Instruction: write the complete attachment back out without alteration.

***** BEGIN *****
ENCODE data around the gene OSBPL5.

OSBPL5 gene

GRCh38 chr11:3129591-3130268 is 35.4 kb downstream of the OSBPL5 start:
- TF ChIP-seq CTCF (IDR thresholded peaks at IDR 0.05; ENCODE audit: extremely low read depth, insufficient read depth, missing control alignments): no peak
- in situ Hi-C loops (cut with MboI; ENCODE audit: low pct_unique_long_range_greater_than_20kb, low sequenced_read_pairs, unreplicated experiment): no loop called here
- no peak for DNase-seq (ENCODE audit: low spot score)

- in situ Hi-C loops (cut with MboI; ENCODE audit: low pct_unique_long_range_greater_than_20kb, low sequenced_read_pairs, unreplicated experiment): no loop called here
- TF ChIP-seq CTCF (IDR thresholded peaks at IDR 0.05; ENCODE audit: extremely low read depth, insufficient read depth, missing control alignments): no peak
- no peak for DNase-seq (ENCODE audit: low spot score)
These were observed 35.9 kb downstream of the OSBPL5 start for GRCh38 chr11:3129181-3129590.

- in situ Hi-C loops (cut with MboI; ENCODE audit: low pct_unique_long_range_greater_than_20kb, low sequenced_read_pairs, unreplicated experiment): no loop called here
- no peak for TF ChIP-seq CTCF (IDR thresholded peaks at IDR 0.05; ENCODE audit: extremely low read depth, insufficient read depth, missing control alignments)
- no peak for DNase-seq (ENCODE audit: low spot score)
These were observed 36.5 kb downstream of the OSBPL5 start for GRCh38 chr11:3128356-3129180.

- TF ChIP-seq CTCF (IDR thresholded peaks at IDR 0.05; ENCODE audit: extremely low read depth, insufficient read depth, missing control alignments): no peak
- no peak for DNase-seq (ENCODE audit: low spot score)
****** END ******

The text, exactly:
ENCODE data around the gene OSBPL5.

OSBPL5 gene

GRCh38 chr11:3129591-3130268 is 35.4 kb downstream of the OSBPL5 start:
- TF ChIP-seq CTCF (IDR thresholded peaks at IDR 0.05; ENCODE audit: extremely low read depth, insufficient read depth, missing control alignments): no peak
- in situ Hi-C loops (cut with MboI; ENCODE audit: low pct_unique_long_range_greater_than_20kb, low sequenced_read_pairs, unreplicated experiment): no loop called here
- no peak for DNase-seq (ENCODE audit: low spot score)

- in situ Hi-C loops (cut with MboI; ENCODE audit: low pct_unique_long_range_greater_than_20kb, low sequenced_read_pairs, unreplicated experiment): no loop called here
- TF ChIP-seq CTCF (IDR thresholded peaks at IDR 0.05; ENCODE audit: extremely low read depth, insufficient read depth, missing control alignments): no peak
- no peak for DNase-seq (ENCODE audit: low spot score)
These were observed 35.9 kb downstream of the OSBPL5 start for GRCh38 chr11:3129181-3129590.

- in situ Hi-C loops (cut with MboI; ENCODE audit: low pct_unique_long_range_greater_than_20kb, low sequenced_read_pairs, unreplicated experiment): no loop called here
- no peak for TF ChIP-seq CTCF (IDR thresholded peaks at IDR 0.05; ENCODE audit: extremely low read depth, insufficient read depth, missing control alignments)
- no peak for DNase-seq (ENCODE audit: low spot score)
These were observed 36.5 kb downstream of the OSBPL5 start for GRCh38 chr11:3128356-3129180.

- TF ChIP-seq CTCF (IDR thresholded peaks at IDR 0.05; ENCODE audit: extremely low read depth, insufficient read depth, missing control alignments): no peak
- no peak for DNase-seq (ENCODE audit: low spot score)